An energetic, 24-hour downtown can have drawbacks; namely concerns about parking, public safety and late-night garbage collection. “A 24-hour downtown is not the best idea in my mind. You have to surrender something,” Fraim acknowledges. “People who move downtown look for a certain environment, but they also need to be able to sleep and feel safe and secure. At certain times of the night during the week we may have to turn lights off or the noise down.”

One of the city’s largest downtown residential projects ran into economic trouble.  Marathon Development began construction last year on Granby Tower, a 34-story, $180.5 million mixed-use complex featuring 292 luxury condominiums, offices and shops. However, its financing dried up, and work stopped in early October. In March, Turner Construction Co., the building’s general contractor, filed liens in Norfolk Circuit Court seeking more than $16 million for previous work on the project. At least a half dozen equipment owners and subcontractors also have filed liens totaling nearly $3 million against Granby Tower.

Last year, the city offered a $22 million performance grant to the project’s developer once the building is completed. That money would be repaid through the $3.3 million in property and retail taxes Granby Tower would generate. Marathon officials say the project will get under way again. “We expect it to resume soon through private lenders,” says Jason Dodd, vice president of marketing for Marathon Development. City officials also believe there is a market for Granby Tower. “We’re confident something will develop there,” asserts Fraim.  “They just got caught up in an incredible financial crunch.”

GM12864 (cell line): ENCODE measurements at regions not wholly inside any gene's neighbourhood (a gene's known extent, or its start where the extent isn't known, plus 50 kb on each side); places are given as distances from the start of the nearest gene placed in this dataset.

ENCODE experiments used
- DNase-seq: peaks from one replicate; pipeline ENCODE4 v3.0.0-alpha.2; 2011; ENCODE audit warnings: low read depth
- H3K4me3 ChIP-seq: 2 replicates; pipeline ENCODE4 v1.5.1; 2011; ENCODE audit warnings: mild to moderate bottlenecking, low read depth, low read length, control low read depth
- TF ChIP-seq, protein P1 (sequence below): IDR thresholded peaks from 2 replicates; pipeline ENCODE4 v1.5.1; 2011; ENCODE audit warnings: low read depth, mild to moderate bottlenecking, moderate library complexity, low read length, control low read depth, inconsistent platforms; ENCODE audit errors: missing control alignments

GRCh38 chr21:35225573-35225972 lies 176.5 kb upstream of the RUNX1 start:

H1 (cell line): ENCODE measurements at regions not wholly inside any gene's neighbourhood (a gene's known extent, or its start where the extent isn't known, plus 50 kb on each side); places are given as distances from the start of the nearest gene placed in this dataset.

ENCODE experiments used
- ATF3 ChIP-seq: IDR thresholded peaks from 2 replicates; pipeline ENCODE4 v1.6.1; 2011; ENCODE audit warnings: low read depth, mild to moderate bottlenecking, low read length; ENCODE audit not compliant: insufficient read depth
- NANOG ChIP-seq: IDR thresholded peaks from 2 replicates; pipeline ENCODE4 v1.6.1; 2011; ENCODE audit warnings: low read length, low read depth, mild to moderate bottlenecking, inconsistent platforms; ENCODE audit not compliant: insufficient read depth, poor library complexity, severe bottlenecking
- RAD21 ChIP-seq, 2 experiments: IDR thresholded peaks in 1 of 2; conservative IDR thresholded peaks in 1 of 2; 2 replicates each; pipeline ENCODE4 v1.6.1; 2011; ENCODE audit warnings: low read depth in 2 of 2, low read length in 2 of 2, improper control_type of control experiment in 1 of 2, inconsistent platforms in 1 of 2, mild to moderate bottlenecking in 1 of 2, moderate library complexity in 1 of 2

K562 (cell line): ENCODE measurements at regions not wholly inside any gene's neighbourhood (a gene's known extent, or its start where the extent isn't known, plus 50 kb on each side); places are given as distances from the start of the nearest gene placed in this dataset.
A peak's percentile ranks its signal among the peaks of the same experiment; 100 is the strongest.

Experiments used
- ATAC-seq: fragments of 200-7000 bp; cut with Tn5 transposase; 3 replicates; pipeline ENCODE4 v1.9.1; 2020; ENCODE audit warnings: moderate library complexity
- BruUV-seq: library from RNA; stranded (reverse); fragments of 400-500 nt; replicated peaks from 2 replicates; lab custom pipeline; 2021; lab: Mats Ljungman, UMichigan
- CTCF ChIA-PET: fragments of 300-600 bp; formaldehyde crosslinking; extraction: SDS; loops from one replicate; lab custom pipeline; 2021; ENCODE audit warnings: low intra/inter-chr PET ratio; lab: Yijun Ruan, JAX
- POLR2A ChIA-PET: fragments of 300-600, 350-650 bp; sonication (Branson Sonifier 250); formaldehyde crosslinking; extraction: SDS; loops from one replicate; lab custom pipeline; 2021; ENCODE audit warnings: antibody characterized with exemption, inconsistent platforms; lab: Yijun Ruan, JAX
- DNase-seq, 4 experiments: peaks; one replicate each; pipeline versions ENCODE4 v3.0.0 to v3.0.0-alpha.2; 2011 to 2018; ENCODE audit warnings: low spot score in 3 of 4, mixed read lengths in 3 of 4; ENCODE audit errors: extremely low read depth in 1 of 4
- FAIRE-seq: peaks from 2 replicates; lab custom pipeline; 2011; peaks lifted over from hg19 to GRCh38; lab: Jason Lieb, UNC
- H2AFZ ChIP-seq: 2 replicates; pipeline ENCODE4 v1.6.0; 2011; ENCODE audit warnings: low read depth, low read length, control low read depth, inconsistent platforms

Other projects have fared better. After two decades in downtown Norfolk, Dominion Enterprises, formerly Trader Publishing Co., took a bigger stake in the area’s redevelopment by moving into a new $58 million, 20-story office tower on Granby Street last year. “We love downtown,” says Clay Gill, senior vice president of strategy and business development. “We felt a sense of loyalty and want to participate in the renewal and continued growth of Norfolk.”

Office vacancy rate declines  
In recent years, Norfolk’s office vacancy rate declined to 6.1 percent, and the city worried about the prospect of businesses going elsewhere. That’s why the Wachovia Center is expected to thrive even in the face of a credit crunch and possible recession.  “Any company of any size that wants to move and expand can’t do it because the space doesn’t exist right now,” says Tom Johnson, vice president of S.L. Nusbaum Realty Co., the developer of the center. 

Combining retail, business and apartments in one complex will help companies attract and retain employees who want to live and work downtown, says Johnson. “We think this is the best residential location in downtown Norfolk. It will be very accessible to young professionals who might not be able to afford a condominium.”

So far tenants include S.L. Nusbaum Realty Co., the law firm of Willcox & Savage, Goodman and Co., Virginia’s largest independent certified public accounting firm; and anchor tenant Wachovia Bank, which will move from its regional headquarters at the World Trade Center on West Main Street.

The city contributed 1.4 acres of land for the project and will build the $53.4 million parking garages, which will be financed with parking fees. One group of city residents, which calls itself Norfolk Tea Party 2, says the city is spending too much money downtown and needs to put more dollars into roads, police and new schools.

Fraim agrees that a transportation network is critical. Earlier this year, highway funding plans for the region hit a major snag when a state Supreme Court ruling invalidated the taxing powers of the newly created Hampton Roads Transportation Authority.

Fraim, however, is confident that Norfolk will continue to be the region’s business, financial and cultural hub. Despite the setbacks facing Granby Tower and the transportation authority, he holds fast to the city’s vision for downtown.  “We’re building apartments, hotels, offices and retail space,” he says. “We’re continuing to create new dynamics.”